THE UNIVERSITY of Santo Tomas (UST) has declared that it will no longer officially recognize fraternities, sororities, and other similar organizations in an anti-hazing move following the death of law freshman Horacio “Atio” Castillo III, according to a memorandum signed by Office for Student Affairs (OSA) Director Ma. Socorro S. Guan Hing.
”In light of the recent incident involving the hazing death of a law student and in keeping with the duty of the University to take proactive steps to protect the students from the danger of participating in activities that will involve hazing, the University has decided to suspend the recognition of all Fraternities, Sororities, or similar organizations effective at the start of A.Y. (Academic Year) 2018-2019 until further notice,” read the memorandum dated May 21 and released to media on Wednesday.
”Accordingly, all fraternities, sororities or similar organizations are directed to cease and desist from recruiting students or engaging in any kind of activities,” the statement read.
The memorandum also told students “not to join fraternities, sororities, or any unrecognized student organizations.”
The 22-year-old Mr. Castillo was brought lifeless by his fellow members of the Aegis Juris fraternity to the Chinese General Hospital on Sept. 17, 2017, after he became unconscious from participating in the group’s initiation rite.
UST expelled eight law students for violating the university’s Code of Conduct and Discipline last Feb. 18.
Ten of Mr. Castillo’s alleged killers and fraternity brothers surrendered themselves to the National Bureau of Investigation (NBI) on March 23.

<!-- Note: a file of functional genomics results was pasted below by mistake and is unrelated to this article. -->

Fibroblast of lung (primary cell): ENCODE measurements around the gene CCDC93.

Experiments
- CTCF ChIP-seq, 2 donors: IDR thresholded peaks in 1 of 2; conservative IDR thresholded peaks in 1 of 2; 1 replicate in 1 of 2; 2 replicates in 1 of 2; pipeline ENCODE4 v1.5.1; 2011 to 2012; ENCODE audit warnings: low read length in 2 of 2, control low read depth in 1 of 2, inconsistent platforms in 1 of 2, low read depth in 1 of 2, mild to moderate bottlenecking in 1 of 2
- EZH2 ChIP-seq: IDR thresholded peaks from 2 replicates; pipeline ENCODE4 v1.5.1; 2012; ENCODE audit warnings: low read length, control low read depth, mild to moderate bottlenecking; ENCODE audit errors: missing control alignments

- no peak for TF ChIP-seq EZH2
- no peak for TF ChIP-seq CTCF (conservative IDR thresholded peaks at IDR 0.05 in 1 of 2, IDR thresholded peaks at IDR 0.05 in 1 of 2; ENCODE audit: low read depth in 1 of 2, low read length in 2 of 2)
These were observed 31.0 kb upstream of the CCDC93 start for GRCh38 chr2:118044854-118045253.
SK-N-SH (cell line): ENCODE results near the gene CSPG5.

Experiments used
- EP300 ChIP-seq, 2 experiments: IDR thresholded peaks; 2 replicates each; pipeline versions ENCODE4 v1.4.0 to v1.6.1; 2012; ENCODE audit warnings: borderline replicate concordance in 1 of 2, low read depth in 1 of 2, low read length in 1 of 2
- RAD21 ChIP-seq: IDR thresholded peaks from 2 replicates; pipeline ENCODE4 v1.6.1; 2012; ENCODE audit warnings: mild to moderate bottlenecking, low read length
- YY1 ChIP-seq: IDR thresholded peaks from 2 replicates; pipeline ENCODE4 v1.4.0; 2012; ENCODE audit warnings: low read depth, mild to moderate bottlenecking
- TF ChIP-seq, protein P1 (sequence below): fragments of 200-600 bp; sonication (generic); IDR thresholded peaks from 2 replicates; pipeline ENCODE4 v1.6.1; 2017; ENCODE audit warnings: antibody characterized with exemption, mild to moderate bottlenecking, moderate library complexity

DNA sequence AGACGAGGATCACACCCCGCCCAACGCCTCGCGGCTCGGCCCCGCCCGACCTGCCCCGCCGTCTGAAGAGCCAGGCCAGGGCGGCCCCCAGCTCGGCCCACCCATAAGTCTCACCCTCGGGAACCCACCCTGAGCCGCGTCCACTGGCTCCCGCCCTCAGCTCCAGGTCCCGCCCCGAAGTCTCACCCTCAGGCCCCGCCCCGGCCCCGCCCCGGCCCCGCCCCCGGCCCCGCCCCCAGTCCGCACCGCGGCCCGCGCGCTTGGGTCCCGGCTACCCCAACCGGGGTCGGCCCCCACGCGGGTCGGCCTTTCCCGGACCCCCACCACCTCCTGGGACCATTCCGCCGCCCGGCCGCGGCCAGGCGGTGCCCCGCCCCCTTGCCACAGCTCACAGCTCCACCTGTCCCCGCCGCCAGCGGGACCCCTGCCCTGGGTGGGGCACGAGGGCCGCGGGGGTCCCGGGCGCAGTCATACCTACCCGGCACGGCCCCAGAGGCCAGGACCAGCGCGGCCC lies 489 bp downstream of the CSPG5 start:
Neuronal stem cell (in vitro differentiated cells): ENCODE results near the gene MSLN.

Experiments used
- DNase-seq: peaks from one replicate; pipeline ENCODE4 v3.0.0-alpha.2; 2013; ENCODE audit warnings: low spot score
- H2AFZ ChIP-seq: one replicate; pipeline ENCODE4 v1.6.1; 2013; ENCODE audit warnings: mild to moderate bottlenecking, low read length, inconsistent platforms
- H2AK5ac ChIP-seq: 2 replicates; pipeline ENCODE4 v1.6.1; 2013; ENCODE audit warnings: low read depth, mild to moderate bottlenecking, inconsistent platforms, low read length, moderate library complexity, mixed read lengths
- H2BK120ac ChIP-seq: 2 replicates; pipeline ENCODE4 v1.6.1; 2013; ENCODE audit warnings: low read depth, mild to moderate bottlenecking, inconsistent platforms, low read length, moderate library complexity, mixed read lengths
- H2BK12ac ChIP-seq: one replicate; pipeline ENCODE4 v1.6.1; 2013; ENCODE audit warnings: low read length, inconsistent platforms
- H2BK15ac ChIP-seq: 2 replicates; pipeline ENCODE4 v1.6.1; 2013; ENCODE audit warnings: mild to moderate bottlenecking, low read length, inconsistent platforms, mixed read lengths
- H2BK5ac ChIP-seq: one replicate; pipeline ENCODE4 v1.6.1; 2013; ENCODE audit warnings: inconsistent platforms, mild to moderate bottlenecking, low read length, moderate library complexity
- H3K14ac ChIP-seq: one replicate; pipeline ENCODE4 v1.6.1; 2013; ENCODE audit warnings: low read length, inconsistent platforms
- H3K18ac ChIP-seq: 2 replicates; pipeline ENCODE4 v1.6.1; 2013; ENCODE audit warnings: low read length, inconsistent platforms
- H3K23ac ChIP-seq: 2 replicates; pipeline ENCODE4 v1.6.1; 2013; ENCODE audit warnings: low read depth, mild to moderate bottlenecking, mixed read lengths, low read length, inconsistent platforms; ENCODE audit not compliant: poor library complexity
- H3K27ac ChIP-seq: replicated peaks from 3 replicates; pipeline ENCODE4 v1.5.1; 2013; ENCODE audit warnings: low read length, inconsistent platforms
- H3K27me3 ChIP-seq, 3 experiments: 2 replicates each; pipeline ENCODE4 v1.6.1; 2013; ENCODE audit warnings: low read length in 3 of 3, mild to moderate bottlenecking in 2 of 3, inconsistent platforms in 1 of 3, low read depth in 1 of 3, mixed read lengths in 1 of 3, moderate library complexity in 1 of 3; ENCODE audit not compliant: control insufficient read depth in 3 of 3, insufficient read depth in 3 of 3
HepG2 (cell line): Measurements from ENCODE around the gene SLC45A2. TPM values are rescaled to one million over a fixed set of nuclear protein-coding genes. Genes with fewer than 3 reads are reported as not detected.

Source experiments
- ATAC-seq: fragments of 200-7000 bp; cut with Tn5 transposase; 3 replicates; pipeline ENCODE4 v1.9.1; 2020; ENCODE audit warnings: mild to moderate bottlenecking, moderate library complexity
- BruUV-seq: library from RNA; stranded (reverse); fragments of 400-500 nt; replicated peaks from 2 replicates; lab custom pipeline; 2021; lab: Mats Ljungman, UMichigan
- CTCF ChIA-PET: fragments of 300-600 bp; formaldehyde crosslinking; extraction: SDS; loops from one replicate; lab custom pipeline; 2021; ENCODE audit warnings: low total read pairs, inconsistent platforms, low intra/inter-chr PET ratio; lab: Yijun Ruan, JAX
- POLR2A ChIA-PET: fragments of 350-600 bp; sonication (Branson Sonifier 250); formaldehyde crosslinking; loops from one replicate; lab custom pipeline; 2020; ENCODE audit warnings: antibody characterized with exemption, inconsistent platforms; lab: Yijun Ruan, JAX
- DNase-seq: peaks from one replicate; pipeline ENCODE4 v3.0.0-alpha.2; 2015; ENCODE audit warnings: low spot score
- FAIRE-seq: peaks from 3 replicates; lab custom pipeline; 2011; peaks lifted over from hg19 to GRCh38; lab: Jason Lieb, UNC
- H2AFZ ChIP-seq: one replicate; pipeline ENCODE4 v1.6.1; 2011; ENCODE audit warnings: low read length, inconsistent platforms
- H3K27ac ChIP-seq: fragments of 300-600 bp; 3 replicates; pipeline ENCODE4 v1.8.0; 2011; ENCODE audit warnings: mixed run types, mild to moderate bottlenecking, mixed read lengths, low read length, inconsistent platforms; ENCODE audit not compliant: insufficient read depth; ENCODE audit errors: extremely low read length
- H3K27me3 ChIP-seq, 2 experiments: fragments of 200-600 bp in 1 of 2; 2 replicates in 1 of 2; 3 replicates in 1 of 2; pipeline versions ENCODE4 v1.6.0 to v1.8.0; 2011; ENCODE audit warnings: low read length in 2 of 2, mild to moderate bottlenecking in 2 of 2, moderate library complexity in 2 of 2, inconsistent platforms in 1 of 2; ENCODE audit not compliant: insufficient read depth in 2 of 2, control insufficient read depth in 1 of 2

Citing safety concerns, accused Min Wei Chan, Jose Miguel Salamat, John Robin G. Ramos, Marcelino Bagtang, Jr., Arvin A. Balag, Ralph Trangia, Axel Munro Hipe, Oliver Onofre, Joshua Joriel Macabali and Hans Matthew Rodrigo requested to be put under the custody of the NBI and not the Manila Police District (MPD.)
The judge holding their case, Presiding Judge Alfredo D. Ampuan of the Manila Regional Trial Court Branch 20, however, denied their request and ordered the NBI to transfer them to the Manila City Jail (MCJ) on Tuesday, May 22.
On the same day, their scheduled arraignment was moved to July 24 to allow the petitions of review submitted by some of the accused to be processed.
They were handed over by the NBI to the warden of the MCJ on Wednesday afternoon.
When asked if they were given any preferential treatment during their stay at the NBI detention center, agency spokesperson Nicanor V. Suarez told BusinessWorld, “definitely none.” — Dane Angelo M. Enerio